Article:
Study shows that premature infants benefit from adult talk

Research led by a team at Women & Infants Hospital of Rhode Island and The Warren Alpert Medical School of Brown University has been published in the February 10, 2014 online edition of Pediatrics, the official journal of the American Academy of Pediatrics. The research indicates that premature babies benefit from being exposed to adult talk as early as possible.

The research, entitled "Adult Talk in the NICU () with Preterm Infants and Developmental Outcomes," was led by Betty Vohr, MD, director of Women & Infants' Neonatal Follow-Up Program and professor of pediatrics, along with her colleagues Melinda Caskey, MD, neonatologist and assistant professor of pediatrics; Bonnie Stephens, MD, neonatologist, developmental and behavioral pediatrician, and assistant professor of pediatrics; and Richard Tucker, BA, senior research data analyst.

The goal of the study was to test the association of the amount of talking that a baby was exposed to at what would have been 32 and 36 weeks gestation if a baby had been born full term, using the Bayley Scales of Infant and Toddler Development, 3rd Edition (Bayley – III) cognitive and scores. It was hypothesized that preterm infants exposed to higher word counts would have higher cognitive and language scores at seven and 18 months corrected age.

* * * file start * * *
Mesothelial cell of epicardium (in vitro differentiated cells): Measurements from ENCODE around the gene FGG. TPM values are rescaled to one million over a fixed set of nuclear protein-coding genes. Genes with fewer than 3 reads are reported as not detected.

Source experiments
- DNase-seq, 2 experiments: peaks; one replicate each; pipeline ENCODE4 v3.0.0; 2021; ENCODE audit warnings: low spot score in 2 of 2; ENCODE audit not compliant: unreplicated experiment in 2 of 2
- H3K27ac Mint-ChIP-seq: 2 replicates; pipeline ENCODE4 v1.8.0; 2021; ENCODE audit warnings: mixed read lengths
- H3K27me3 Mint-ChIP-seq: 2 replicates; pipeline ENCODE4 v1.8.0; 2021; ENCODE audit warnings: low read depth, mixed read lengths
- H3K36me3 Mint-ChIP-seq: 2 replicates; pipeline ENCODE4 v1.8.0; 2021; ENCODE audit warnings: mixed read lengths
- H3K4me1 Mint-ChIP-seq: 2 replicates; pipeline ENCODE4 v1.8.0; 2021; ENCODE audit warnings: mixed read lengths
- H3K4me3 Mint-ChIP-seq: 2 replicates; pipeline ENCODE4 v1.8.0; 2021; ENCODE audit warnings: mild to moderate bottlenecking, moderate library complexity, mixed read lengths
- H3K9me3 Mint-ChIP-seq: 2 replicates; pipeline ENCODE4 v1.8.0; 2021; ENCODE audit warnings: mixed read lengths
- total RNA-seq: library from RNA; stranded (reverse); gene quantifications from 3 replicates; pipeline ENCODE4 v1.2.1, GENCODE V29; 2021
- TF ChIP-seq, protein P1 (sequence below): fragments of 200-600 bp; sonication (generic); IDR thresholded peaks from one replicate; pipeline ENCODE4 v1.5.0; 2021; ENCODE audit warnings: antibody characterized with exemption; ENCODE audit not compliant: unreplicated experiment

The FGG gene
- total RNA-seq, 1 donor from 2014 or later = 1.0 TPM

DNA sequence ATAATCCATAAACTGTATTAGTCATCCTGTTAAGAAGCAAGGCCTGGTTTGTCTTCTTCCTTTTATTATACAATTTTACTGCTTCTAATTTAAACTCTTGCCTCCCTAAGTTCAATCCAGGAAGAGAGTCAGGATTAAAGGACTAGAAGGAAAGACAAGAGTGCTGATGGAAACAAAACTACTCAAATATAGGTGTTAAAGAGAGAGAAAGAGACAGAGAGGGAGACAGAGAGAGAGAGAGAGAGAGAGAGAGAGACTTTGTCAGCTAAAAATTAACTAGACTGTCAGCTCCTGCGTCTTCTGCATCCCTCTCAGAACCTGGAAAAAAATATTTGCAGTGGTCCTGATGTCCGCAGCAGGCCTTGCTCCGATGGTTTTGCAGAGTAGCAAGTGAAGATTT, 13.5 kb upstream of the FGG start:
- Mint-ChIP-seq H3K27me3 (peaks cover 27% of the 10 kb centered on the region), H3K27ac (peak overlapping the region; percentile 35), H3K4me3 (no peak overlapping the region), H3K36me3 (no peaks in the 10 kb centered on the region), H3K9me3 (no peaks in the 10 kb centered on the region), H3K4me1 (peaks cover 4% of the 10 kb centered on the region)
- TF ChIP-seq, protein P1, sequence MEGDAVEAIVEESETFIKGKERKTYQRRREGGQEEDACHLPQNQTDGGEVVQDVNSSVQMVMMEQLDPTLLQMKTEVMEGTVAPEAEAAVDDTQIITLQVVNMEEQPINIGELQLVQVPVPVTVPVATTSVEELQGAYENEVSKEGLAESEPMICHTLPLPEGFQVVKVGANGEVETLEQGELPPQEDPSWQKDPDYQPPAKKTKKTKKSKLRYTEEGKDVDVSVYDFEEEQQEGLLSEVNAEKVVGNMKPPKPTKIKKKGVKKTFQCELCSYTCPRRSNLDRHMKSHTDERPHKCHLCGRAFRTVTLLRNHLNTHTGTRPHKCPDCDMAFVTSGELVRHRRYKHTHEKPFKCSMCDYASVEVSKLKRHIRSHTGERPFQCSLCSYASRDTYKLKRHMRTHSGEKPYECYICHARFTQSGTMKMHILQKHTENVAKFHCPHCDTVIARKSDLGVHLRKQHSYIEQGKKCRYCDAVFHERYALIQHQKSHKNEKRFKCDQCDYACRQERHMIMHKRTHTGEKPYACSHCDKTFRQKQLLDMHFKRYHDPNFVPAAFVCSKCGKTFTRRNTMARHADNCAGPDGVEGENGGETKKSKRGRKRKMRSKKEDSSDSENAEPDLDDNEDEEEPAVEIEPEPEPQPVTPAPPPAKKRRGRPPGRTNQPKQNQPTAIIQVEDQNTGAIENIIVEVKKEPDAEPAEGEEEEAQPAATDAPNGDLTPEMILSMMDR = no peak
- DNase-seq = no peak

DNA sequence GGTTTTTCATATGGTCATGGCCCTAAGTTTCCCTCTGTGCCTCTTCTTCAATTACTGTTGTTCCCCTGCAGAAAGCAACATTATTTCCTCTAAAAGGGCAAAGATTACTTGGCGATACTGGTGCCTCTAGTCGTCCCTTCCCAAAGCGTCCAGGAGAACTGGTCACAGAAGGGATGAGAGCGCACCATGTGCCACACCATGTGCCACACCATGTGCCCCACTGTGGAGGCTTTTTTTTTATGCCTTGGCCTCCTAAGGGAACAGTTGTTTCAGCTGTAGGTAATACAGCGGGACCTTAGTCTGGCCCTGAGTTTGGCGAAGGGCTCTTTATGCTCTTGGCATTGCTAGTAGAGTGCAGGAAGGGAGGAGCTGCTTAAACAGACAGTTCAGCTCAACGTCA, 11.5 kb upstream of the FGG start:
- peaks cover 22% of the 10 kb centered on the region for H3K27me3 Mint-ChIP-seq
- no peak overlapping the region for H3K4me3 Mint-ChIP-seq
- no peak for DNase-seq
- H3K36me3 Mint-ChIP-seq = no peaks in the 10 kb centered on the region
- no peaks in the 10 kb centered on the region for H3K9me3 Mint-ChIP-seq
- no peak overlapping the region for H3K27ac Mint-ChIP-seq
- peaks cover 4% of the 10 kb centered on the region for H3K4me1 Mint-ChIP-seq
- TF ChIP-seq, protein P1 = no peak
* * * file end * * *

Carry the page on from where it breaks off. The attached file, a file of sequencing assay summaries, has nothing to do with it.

"Our earlier study identified that extremely premature infants vocalize (make sounds) eight weeks before their mother's due date and vocalize more when their mothers are present in the NICU than when they are cared for by NICU staff," explained Dr. Vohr.

At 32 weeks and 36 weeks, staff recorded the NICU environment for 16 hours with a Language Environment Analysis (LENA) microprocessor. The adult word count, child vocalizations and "conversation turns" (words of mother or vocalizations of infant within five seconds) between mother and infant are recorded and analyzed by computer.

"The follow-up of these infants has revealed that the adult word count to which infants are exposed in the NICU at 32 and 36 weeks predicts their language and cognitive scores at 18 months. Every increase by 100 adult words per hour during the 32 week LENA recording was associated with a two point increase in the language score at 18 months," said Dr. Vohr.

The results showed the hypothesis to be true. Dr. Vohr concluded, "Our study demonstrates the powerful impact of parents visiting and talking to their infants in the NICU on their developmental outcomes. Historically, very premature are at increased risk of language delay. The study now identifies an easy to implement and cost effective intervention – come talk and sing to your baby – to improve outcomes."

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